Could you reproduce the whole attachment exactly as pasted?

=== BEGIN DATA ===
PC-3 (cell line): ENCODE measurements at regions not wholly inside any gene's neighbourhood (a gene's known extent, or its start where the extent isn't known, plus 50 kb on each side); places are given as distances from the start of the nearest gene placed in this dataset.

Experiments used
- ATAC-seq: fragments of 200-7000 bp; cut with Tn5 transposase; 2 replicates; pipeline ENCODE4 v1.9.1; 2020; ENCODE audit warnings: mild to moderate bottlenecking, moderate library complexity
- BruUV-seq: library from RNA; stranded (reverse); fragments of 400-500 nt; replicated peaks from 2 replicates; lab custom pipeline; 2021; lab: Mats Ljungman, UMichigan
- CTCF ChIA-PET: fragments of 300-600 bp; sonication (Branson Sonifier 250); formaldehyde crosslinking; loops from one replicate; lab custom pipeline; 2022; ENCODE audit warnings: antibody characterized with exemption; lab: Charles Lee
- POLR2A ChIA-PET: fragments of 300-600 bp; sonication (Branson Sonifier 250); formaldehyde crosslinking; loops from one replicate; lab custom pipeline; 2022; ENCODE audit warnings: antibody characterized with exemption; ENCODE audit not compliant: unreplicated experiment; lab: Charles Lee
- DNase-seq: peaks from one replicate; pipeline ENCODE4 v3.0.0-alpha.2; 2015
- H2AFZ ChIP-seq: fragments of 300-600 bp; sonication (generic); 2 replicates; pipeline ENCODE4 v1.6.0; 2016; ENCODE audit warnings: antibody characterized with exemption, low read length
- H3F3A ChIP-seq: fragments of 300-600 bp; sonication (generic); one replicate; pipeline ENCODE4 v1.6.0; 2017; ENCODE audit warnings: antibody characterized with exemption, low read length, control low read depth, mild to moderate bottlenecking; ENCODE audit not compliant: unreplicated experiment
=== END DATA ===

PC-3 (cell line): ENCODE measurements at regions not wholly inside any gene's neighbourhood (a gene's known extent, or its start where the extent isn't known, plus 50 kb on each side); places are given as distances from the start of the nearest gene placed in this dataset.

Experiments used
- ATAC-seq: fragments of 200-7000 bp; cut with Tn5 transposase; 2 replicates; pipeline ENCODE4 v1.9.1; 2020; ENCODE audit warnings: mild to moderate bottlenecking, moderate library complexity
- BruUV-seq: library from RNA; stranded (reverse); fragments of 400-500 nt; replicated peaks from 2 replicates; lab custom pipeline; 2021; lab: Mats Ljungman, UMichigan
- CTCF ChIA-PET: fragments of 300-600 bp; sonication (Branson Sonifier 250); formaldehyde crosslinking; loops from one replicate; lab custom pipeline; 2022; ENCODE audit warnings: antibody characterized with exemption; lab: Charles Lee
- POLR2A ChIA-PET: fragments of 300-600 bp; sonication (Branson Sonifier 250); formaldehyde crosslinking; loops from one replicate; lab custom pipeline; 2022; ENCODE audit warnings: antibody characterized with exemption; ENCODE audit not compliant: unreplicated experiment; lab: Charles Lee
- DNase-seq: peaks from one replicate; pipeline ENCODE4 v3.0.0-alpha.2; 2015
- H2AFZ ChIP-seq: fragments of 300-600 bp; sonication (generic); 2 replicates; pipeline ENCODE4 v1.6.0; 2016; ENCODE audit warnings: antibody characterized with exemption, low read length
- H3F3A ChIP-seq: fragments of 300-600 bp; sonication (generic); one replicate; pipeline ENCODE4 v1.6.0; 2017; ENCODE audit warnings: antibody characterized with exemption, low read length, control low read depth, mild to moderate bottlenecking; ENCODE audit not compliant: unreplicated experiment